It was with the focus on technological developments, educational change and the physical learning space that I really began to reflect on the next steps in the library’s development. The strategic planning assignment was a very real and practical exercise for me and something I thought deeply about. It is extremely relevant to my current situation in my school as we are planning to move to a purpose-built library space in two years. However, meanwhile we need to adapt the current library space and curriculum to become more relevant to the changing needs of the school as a whole.

One of the major changes recommended in my report was regarding the implementation of a coordinated approach to the teaching of information literacy and  inquiry-based learning. This directly linked to a school priority of embedding guided inquiry, the need for which was highlighted by our most recent school government inspection. Another change I recommended was regarding the creation of a virtual learning environment (VLE). The school is currently creating this for classroom teachers, students and parents and it is a logical next step to include the library in this space. Inspiration for how this could be used came from looking at the existing structure in school. I gained ideas of potential format, content and functions by visiting other library websites.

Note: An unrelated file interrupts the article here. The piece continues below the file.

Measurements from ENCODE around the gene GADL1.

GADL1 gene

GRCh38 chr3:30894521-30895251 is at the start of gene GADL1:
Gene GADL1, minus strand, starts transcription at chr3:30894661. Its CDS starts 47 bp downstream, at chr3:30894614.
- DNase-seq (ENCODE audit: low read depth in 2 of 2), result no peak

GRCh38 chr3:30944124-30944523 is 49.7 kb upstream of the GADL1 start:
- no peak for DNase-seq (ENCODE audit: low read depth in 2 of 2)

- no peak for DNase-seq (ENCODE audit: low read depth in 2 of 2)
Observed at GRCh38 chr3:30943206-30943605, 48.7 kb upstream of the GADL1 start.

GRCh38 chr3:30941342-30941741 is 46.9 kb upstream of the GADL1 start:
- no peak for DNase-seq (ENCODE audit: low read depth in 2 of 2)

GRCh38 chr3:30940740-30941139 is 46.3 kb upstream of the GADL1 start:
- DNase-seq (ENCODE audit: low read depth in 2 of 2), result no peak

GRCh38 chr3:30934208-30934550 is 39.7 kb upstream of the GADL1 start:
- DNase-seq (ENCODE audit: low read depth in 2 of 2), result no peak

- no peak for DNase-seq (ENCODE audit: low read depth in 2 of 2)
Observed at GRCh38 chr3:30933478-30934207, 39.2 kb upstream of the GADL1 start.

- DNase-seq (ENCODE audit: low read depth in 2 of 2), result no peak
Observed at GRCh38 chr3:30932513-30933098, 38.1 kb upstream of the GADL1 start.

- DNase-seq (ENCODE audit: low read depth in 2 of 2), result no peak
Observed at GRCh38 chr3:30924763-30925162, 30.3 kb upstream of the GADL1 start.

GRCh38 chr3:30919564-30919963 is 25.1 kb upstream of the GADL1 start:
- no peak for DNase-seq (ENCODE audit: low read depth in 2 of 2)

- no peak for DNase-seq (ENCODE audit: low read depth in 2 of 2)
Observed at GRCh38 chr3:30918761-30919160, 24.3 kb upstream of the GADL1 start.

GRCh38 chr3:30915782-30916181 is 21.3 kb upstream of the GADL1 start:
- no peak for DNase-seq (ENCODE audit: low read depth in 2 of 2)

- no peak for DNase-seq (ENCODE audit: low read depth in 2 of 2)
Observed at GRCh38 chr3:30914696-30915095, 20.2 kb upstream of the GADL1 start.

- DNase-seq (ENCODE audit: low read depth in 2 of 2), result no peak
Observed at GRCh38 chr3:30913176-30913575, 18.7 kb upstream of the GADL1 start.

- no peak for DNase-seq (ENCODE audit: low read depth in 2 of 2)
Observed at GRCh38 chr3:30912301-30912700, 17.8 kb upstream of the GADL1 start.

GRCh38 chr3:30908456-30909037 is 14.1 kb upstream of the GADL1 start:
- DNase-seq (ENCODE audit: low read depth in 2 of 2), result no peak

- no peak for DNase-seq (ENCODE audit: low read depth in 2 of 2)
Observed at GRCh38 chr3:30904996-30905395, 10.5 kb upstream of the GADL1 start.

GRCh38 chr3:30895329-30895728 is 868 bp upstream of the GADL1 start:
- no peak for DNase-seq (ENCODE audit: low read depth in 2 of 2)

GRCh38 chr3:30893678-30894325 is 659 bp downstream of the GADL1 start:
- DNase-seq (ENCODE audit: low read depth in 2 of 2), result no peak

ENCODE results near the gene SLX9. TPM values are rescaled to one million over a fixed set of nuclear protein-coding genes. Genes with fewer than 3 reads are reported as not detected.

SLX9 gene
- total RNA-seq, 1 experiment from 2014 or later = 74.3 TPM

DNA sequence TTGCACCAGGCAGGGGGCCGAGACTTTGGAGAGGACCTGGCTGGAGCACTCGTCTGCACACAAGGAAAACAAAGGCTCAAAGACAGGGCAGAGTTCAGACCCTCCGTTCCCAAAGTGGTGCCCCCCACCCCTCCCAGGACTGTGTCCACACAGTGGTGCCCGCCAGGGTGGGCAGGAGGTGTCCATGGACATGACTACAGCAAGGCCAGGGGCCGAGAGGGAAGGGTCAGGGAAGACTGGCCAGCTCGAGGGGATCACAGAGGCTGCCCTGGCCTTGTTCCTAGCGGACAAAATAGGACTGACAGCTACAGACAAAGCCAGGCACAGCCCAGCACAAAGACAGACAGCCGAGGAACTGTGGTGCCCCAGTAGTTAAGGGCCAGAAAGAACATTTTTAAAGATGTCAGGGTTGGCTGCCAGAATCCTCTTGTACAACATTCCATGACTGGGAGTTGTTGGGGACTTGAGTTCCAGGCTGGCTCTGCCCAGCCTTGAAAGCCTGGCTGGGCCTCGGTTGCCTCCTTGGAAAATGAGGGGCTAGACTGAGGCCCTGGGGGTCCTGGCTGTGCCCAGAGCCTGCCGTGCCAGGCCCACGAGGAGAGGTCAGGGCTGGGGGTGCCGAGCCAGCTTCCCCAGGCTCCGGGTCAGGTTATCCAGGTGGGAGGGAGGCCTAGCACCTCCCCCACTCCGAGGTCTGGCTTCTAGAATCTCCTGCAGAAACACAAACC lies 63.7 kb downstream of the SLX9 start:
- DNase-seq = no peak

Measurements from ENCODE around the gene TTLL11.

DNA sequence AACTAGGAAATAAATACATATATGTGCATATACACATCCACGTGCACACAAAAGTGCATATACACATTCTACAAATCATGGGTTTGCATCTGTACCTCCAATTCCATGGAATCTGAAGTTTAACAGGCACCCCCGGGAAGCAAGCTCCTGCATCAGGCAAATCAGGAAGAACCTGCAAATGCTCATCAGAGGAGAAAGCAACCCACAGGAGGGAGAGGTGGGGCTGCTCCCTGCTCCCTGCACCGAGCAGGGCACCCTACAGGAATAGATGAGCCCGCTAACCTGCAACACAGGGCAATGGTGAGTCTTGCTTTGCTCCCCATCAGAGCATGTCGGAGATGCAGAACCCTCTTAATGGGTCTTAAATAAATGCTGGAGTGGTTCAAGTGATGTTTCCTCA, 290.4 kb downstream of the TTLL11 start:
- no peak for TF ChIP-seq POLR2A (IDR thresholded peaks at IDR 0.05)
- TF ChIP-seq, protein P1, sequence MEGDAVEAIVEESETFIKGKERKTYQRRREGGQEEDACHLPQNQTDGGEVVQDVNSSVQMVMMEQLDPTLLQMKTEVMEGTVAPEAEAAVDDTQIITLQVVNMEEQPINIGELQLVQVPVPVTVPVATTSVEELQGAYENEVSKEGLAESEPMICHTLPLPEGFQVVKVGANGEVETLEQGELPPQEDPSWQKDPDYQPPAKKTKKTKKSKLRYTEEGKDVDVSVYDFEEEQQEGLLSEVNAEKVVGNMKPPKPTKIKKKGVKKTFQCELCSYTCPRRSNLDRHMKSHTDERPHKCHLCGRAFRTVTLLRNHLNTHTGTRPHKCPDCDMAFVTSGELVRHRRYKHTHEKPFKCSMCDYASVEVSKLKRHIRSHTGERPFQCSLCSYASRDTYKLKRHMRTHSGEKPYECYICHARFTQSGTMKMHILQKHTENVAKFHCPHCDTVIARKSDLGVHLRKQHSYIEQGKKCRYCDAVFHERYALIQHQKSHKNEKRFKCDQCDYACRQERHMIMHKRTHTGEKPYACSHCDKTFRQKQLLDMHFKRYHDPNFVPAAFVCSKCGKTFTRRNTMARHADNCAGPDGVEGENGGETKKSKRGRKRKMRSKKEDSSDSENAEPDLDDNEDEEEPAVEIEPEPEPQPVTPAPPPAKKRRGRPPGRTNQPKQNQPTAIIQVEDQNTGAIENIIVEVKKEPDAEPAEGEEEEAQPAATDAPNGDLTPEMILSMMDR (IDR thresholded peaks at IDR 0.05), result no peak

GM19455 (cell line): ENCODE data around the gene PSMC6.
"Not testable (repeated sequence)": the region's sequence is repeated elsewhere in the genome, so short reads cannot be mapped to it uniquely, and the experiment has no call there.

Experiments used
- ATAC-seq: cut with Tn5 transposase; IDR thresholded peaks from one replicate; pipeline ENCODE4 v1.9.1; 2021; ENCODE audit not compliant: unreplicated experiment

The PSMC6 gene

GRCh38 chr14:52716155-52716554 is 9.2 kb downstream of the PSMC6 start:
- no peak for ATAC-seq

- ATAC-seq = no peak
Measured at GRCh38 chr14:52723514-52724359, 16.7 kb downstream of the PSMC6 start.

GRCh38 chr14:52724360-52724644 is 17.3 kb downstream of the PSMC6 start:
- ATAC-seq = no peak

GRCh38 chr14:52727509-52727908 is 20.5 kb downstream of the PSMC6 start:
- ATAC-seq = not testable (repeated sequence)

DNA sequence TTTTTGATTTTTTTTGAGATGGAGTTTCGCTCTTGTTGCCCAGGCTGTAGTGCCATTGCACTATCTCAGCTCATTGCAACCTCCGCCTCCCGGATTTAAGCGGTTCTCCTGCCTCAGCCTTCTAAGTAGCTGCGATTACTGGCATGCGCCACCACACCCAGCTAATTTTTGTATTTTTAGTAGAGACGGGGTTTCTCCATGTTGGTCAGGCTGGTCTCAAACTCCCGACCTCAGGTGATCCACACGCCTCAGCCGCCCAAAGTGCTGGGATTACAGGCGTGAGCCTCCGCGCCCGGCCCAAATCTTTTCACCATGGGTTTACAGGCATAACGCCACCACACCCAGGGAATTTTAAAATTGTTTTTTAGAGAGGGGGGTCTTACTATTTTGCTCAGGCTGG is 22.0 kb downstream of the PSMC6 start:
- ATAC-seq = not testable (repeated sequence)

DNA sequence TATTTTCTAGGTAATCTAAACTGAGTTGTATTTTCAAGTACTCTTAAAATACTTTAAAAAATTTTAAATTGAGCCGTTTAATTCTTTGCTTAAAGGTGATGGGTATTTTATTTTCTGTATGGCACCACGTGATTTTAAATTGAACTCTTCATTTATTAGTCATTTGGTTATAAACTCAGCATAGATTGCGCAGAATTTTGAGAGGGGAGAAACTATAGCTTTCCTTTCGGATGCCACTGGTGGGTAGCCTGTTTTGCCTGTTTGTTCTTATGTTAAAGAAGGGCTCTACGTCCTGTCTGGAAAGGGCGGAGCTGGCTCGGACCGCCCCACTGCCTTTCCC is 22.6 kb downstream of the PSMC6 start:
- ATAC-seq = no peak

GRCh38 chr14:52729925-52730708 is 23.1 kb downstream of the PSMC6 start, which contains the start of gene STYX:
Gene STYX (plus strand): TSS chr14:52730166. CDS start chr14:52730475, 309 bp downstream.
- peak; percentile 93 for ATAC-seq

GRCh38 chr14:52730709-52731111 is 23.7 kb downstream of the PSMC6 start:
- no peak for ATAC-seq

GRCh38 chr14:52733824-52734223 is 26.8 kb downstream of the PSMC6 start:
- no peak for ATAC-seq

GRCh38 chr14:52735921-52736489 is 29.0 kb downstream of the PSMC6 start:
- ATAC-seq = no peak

The future library involves a visionary, adaptive and flexible approach to realising a learning space that supports the needs of 21st century learners. It follows the Learning Commons Model which is described as a “physical and virtual space that helps today’s learners engage in more meaningful ways through exploration, experimentation and collaboration” (Koechlin and Loertscher, as cited in Kindschy, para. 3).  Creating an environment conducive to learning involves strong leadership skills and a clear vision to ensure the school community is striving towards a common and shared goal of student success, achievement and wellbeing.

 

References

Kotter, J.P. (2013, January). Management is (still) not leadership [Web log post]. Retrieved from http://blogs.hbr.org/2013/01/management-is-still-not-leadership/

Kindschy, H. (2014, September). Five things you need to know about the Learning Commons Model [Web log post]. Retrieved from http://clcd.com/features/th_learning_commons_model.php

Marzano, R. J., Waters, T., & McNulty, B. A. (2005). Some theories and theorists on leadership. In School leadership that works: From research to results (pp. 13-27). Alexandria, Va.: Association for Supervision and Curriculum Development.

Riddle, K. (2014,  July 15). What is your understanding of leadership? [Online forum comment]. Retrieved from http://interact.csu.edu.au/portal/site/ETL504_201460_W_D